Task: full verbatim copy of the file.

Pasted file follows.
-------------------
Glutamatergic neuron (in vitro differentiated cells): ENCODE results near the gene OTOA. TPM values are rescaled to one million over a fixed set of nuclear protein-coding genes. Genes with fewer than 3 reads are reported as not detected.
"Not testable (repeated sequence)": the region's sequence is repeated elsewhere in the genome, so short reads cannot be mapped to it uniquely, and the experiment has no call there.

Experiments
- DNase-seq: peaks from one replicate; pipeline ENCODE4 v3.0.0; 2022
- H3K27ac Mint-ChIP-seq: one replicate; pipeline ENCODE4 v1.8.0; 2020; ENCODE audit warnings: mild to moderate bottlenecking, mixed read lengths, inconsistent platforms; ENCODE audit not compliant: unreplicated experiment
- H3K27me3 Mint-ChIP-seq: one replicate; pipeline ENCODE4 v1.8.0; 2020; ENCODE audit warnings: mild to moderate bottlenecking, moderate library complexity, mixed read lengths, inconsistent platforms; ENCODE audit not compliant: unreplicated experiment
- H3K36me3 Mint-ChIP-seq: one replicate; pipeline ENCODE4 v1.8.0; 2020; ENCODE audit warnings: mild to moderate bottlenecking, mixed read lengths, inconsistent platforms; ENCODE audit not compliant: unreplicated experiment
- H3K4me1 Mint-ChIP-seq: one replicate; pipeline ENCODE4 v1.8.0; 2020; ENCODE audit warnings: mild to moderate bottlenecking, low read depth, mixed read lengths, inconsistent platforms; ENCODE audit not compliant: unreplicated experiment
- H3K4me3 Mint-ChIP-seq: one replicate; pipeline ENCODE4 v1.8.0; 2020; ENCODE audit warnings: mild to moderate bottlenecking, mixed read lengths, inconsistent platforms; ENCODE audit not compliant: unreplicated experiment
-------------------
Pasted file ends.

Glutamatergic neuron (in vitro differentiated cells): ENCODE results near the gene OTOA. TPM values are rescaled to one million over a fixed set of nuclear protein-coding genes. Genes with fewer than 3 reads are reported as not detected.
"Not testable (repeated sequence)": the region's sequence is repeated elsewhere in the genome, so short reads cannot be mapped to it uniquely, and the experiment has no call there.

Experiments
- DNase-seq: peaks from one replicate; pipeline ENCODE4 v3.0.0; 2022
- H3K27ac Mint-ChIP-seq: one replicate; pipeline ENCODE4 v1.8.0; 2020; ENCODE audit warnings: mild to moderate bottlenecking, mixed read lengths, inconsistent platforms; ENCODE audit not compliant: unreplicated experiment
- H3K27me3 Mint-ChIP-seq: one replicate; pipeline ENCODE4 v1.8.0; 2020; ENCODE audit warnings: mild to moderate bottlenecking, moderate library complexity, mixed read lengths, inconsistent platforms; ENCODE audit not compliant: unreplicated experiment
- H3K36me3 Mint-ChIP-seq: one replicate; pipeline ENCODE4 v1.8.0; 2020; ENCODE audit warnings: mild to moderate bottlenecking, mixed read lengths, inconsistent platforms; ENCODE audit not compliant: unreplicated experiment
- H3K4me1 Mint-ChIP-seq: one replicate; pipeline ENCODE4 v1.8.0; 2020; ENCODE audit warnings: mild to moderate bottlenecking, low read depth, mixed read lengths, inconsistent platforms; ENCODE audit not compliant: unreplicated experiment
- H3K4me3 Mint-ChIP-seq: one replicate; pipeline ENCODE4 v1.8.0; 2020; ENCODE audit warnings: mild to moderate bottlenecking, mixed read lengths, inconsistent platforms; ENCODE audit not compliant: unreplicated experiment